Wednesday, August 20, 2014

Induction over brute facts, and the initial state of the universe

Suppose that we've observed a dozen randomly chosen ravens and they're all black. We (cautiously) make the obvious inference that all ravens are black. But then we find out that regardless of parental color, newly conceived raven embryos have a 50% chance of being black and a 50% chance of being white, and that they have equal life expectancy in the two cases. When we find this out, we thereby also find out that it was just a fluke that our dozen ravens were all black. Thus, finding out that it's random with probability 1/2 that a given raven will be black defeats the obvious inference that all ravens are black, and even defeats the inference that the next raven we will see will be black. The probability that the next raven we observe will be black is 1/2.

Next, suppose that instead of finding out about probabilities, we find out that there is no propensity either way of a conception resulting in a black raven or its resulting in a white raven. Perhaps an alien uniformly randomly tosses a perfectly sharp dart at a target, and makes a new raven be black whenever the dart lands in a maximally nonmeasurable subset S of the target and makes the raven be white if it lands outside S. (A subset S of a probability space Ω is maximally nonmeasurable provided that every measurable subset of S has probability zero and every measurable superset of S has probability one.) This is just as much a defeater as finding out that the event was random with probability 1/2. It's still just a fluke that the dozen ravens we observed were all black. We still have a defeater for the claim that all ravens are black, or even that the next raven is black.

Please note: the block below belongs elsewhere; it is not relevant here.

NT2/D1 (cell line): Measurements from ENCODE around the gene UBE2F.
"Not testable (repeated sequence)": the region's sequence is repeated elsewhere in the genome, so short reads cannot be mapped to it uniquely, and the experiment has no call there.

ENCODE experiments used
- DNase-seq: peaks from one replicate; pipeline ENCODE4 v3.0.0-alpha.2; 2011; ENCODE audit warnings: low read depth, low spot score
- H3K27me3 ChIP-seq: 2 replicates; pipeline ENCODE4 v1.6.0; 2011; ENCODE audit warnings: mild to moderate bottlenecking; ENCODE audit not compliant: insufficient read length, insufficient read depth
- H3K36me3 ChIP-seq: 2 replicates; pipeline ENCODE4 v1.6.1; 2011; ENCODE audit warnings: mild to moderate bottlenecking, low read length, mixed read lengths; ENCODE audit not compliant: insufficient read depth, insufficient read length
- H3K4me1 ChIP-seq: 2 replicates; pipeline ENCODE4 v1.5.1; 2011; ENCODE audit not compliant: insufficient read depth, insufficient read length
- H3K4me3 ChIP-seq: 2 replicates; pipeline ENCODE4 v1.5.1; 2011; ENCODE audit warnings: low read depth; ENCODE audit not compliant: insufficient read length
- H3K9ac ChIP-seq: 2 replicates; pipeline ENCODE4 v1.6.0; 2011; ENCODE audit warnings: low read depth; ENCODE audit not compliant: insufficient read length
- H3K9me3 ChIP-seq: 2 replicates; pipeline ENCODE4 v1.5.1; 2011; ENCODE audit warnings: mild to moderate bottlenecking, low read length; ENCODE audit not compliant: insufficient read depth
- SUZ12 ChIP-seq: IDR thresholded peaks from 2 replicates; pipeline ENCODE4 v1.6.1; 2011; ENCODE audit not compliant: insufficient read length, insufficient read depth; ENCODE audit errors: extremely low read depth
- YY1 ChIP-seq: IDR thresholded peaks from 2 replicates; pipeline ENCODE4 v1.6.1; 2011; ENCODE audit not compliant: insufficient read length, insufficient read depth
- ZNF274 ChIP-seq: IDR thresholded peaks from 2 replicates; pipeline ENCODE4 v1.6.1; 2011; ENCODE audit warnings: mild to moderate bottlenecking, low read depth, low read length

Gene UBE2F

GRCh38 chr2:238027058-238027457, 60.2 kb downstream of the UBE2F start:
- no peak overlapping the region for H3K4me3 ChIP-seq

Finally, suppose instead that we find out that ravens come into existence with no cause, for no reason, stochastic or otherwise, and their colors are likewise brute and unexplained. This surely is just as good a defeater for inferences about the colors of ravens. It's just a fluke that all the ones we saw so far were black.

Now suppose that the initial state of the universe is a brute fact, something with no explanation, stochastic or otherwise. We have (indirect) observations of a portion of that initial state: for instance, we find the parts of the state that have evolved into the observed parts of the universe to have had very low entropy. And science appropriately makes inferences from the parts of the initial state that have been observed by us to the parts that have not been observed, and even to the parts that are not observable. Thus, it is widely accepted that the whole of the initial state had very low entropy, not just the part of it that has formed the basis of our observations. But if the initial state and all of its features are brute facts, then this bruteness is a defeater for inductive inferences from the observed to the unobserved portions of the initial state.

So some cosmological inductive inferences require that the initial state of the universe not be entirely brute.

1 comment:

Wesley C. said...

Couldn't we use your example as an inductive argument for the PSR in general?

Instead of seeing 10 black ravens and concluding that all ravens are black with some uncertainty, imagine we saw millions of different ravens everyday, and none of them are the same but each is an individually unique new raven, and we saw such millions of new unique individual ravens everyday on many occasions as well.

Surely in such a crazy scenario where we saw billions of different ravens every year, we would be perfectly justified and completely correct to conclude that all ravens are black.

Replace "raven" with contingent fact and you get an extremely strong argument for PSR. Namely, if PSR is false then there is no reason why any fact that is actually explicable is explicable. It's explicability would be a brute fact, meaning that we cannot say that there will be no brute facts tomorrow, or that the sun will rise tomorrow.

If we are correct in concluding that all ravens are black when we see millions of them (and none of them is a raven we have seen before) everyday, then surely we are correct in concluding that the PSR is true because we experience millions upon millions of different contingent facts everyday, and they are all explicable.